Latin American music and dance

Amerindian Background

Iberian Influences

African Influences

  • Impact on World Musics

    Latin American music, along with jazz, which also blends African and European traits, has been a great influence on popular music around the world. Asian film songs and Eastern Mediterranean belly dancing may incorporate Latin percussion, rhythms, and/or the clave pattern. Since

    the 1930s, Latin rhythms have been popular among, and reinterpreted by West, Central, and East African musicians, resulting in a rich, two-directional cross-fertilization, since the Latin music incorporates many features originally African. The rumba of Spanish flamenco is the result of a similar exchange, in this case between Spain and Cuba, its former colony.

    Art Musics

    From the 16th through the 19th century, most Latin American "art" music reflected contemporary European models. Musicians composed and performed music much like that of their parent colonial cultures. In the 20th century, however, a number of composers discovered their "national

    voices," based partly upon traditional folk and tribal music (or their conception or reconstruction of it). These include Heitor VILLA-LOBOS in Brazil and Manuel Ponce, Carlos CHAVEZ, Silvestre Revueltas, and Blas Galindo in Mexico. Other composers have tended to represent more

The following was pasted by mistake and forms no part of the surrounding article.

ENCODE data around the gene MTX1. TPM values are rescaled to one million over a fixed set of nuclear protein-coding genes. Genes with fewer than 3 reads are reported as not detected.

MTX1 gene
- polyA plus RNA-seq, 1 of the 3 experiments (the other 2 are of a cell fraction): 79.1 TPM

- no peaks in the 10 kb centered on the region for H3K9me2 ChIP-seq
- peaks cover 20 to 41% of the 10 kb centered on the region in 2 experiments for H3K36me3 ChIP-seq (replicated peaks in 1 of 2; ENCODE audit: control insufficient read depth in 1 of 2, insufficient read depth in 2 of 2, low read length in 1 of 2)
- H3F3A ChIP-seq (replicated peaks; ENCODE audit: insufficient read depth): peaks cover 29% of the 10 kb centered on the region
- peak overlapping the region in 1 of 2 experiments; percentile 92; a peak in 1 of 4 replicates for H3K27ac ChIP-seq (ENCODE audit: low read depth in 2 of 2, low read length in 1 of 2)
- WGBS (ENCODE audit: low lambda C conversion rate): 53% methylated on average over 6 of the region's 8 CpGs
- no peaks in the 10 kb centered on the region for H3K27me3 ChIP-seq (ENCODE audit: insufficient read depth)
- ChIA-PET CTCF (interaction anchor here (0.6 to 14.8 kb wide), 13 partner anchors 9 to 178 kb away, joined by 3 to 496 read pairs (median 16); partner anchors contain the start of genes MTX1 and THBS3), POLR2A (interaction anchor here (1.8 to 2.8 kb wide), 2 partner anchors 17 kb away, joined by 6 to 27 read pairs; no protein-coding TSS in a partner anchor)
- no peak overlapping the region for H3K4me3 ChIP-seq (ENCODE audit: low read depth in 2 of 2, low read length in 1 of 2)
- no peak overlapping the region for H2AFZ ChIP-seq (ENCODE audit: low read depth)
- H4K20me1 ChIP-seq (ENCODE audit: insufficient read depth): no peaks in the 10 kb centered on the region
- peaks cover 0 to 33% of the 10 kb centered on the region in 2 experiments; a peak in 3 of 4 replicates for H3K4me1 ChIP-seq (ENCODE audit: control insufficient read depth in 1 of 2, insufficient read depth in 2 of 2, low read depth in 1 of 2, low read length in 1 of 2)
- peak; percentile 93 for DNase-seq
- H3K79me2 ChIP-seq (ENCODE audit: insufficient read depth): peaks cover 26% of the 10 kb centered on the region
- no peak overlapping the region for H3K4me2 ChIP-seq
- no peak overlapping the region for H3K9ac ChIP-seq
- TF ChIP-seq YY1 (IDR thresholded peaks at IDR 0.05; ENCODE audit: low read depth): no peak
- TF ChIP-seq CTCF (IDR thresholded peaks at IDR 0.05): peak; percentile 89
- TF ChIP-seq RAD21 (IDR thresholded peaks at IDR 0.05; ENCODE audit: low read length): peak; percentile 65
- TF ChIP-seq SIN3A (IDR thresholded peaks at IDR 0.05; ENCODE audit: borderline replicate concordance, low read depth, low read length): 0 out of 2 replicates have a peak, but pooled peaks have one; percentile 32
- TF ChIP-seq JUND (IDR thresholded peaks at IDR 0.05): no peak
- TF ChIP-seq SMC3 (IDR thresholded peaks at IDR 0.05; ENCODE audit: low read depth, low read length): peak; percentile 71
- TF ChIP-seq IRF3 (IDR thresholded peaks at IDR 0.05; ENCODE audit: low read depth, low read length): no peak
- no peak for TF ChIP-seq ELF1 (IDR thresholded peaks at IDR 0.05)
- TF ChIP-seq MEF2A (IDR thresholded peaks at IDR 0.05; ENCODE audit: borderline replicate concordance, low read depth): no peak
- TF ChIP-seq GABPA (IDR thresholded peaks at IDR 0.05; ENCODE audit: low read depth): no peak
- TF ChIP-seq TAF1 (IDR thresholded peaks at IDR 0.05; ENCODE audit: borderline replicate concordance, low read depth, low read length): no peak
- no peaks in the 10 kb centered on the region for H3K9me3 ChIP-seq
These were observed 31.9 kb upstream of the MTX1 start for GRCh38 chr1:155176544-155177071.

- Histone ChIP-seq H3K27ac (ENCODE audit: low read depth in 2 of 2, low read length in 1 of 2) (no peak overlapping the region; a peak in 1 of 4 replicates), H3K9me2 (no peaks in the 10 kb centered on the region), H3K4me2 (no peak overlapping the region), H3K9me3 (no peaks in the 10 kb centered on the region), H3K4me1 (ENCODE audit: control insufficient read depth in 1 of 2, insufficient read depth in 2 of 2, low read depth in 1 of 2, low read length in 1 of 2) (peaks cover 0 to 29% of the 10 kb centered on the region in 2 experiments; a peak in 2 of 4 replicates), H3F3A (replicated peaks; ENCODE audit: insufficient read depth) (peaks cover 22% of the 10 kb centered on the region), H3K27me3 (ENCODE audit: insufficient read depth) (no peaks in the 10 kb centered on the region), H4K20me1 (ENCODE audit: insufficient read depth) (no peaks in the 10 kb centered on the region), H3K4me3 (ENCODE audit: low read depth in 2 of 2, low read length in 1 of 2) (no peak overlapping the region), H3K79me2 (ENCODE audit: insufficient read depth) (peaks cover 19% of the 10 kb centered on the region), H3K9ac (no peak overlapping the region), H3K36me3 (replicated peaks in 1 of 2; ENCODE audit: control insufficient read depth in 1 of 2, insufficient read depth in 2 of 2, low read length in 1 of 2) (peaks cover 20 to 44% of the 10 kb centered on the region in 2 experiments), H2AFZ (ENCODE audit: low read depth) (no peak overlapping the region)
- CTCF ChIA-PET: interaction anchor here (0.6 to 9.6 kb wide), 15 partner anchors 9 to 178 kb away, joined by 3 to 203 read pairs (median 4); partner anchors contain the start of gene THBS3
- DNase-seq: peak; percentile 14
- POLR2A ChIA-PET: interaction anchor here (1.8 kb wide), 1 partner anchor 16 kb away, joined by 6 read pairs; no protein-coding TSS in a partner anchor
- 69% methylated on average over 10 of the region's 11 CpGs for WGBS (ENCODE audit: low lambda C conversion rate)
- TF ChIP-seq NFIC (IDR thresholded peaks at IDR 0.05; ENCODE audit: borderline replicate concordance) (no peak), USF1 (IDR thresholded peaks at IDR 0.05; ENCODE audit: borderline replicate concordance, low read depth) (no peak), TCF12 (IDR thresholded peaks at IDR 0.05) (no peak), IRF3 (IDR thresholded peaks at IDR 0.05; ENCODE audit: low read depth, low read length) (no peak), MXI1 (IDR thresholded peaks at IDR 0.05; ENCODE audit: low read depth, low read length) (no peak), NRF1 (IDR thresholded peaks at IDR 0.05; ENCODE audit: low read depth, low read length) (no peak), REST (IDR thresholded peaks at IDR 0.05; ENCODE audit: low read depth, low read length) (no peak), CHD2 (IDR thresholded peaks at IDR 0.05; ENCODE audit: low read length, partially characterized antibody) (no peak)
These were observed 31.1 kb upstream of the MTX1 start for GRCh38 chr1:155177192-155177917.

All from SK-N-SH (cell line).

universal, rather than nationalist, techniques: these include Alberto GINASTERA and Mauricio Kagel in Argentina, Camargo Guarnieri in Brazil, Domingo Santa Cruz Wilson and Juan Orrego-Salas in Chile, and Julian Carrillo in Mexico.

    World music: Chronology

    1920s Afro-Cuban dance music popularized in the USA by bandleader Xavier Cugat (1900-1990). Highlife music developed in W Africa.

    1930s Latin American dances like samba and rumba became Western ballroom dances.

    1940s Afro-Cuban rhythms fused with American jazz to become Cubop.

    1950s The cool jazz school imported bossa nova from Brazil. US bandleader Tito Puente (1923-___) popularized Latin dances mambo and cha-cha-cha. Calypso appeared in the pop charts.

    1960s Miriam Makeba took South African folk and pop to the West. The Beatles introduced Indian sitar music. Folk rock recycled traditional songs.

    1970s Jamaican reggae became international and was an influence on punk. Cuban singer Celia Cruz established herself in the USA as the 'queen of salsa'. Malian guitarist Ali Farka Touré (1939-___) brought a blues feel to traditional African melodies.

    1980s World music was embraced by several established pop stars and various African, Latin American, Bulgarian, Yemenite, and other styles became familiar in the West. Zairean Papa Wemba was one of many Third World singers recording in France.

    1990s New fusions, such as Afro-Gaelic, punk Ukrainian, and bhangramuffin, appeared.

    Most of the information presented here is taken from the Grolier Encyclopedia (Electronic Version)